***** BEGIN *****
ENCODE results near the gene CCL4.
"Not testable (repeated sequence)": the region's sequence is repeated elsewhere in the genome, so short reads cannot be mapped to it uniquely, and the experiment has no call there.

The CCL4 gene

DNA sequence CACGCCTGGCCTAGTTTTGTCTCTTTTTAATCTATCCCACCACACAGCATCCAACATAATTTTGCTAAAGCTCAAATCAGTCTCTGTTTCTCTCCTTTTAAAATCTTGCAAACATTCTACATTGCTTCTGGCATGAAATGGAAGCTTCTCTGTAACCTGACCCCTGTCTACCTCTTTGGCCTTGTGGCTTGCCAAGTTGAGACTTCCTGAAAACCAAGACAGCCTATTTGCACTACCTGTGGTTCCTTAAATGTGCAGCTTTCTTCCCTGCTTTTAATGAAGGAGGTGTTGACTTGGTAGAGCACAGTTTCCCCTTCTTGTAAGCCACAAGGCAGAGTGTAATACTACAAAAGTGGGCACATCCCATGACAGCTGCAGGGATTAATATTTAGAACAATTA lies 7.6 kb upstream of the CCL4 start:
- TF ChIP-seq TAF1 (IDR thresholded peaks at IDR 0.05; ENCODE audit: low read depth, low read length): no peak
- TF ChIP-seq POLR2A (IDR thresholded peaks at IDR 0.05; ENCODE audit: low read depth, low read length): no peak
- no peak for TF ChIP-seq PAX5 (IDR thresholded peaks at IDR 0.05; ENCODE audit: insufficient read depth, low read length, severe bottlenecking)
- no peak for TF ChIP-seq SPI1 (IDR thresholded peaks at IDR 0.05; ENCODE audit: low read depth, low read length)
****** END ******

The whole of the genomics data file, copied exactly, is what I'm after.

ENCODE results near the gene CCL4.
"Not testable (repeated sequence)": the region's sequence is repeated elsewhere in the genome, so short reads cannot be mapped to it uniquely, and the experiment has no call there.

The CCL4 gene

DNA sequence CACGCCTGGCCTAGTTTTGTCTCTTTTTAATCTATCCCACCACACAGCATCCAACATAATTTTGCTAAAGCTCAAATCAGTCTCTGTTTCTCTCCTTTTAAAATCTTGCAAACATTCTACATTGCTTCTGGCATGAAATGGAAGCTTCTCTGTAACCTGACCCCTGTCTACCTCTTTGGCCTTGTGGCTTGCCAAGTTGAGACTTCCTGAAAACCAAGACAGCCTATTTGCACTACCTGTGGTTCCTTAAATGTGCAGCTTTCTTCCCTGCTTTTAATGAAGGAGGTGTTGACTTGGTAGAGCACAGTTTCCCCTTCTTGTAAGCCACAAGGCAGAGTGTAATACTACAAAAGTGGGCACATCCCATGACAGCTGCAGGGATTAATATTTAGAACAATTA lies 7.6 kb upstream of the CCL4 start:
- TF ChIP-seq TAF1 (IDR thresholded peaks at IDR 0.05; ENCODE audit: low read depth, low read length): no peak
- TF ChIP-seq POLR2A (IDR thresholded peaks at IDR 0.05; ENCODE audit: low read depth, low read length): no peak
- no peak for TF ChIP-seq PAX5 (IDR thresholded peaks at IDR 0.05; ENCODE audit: insufficient read depth, low read length, severe bottlenecking)
- no peak for TF ChIP-seq SPI1 (IDR thresholded peaks at IDR 0.05; ENCODE audit: low read depth, low read length)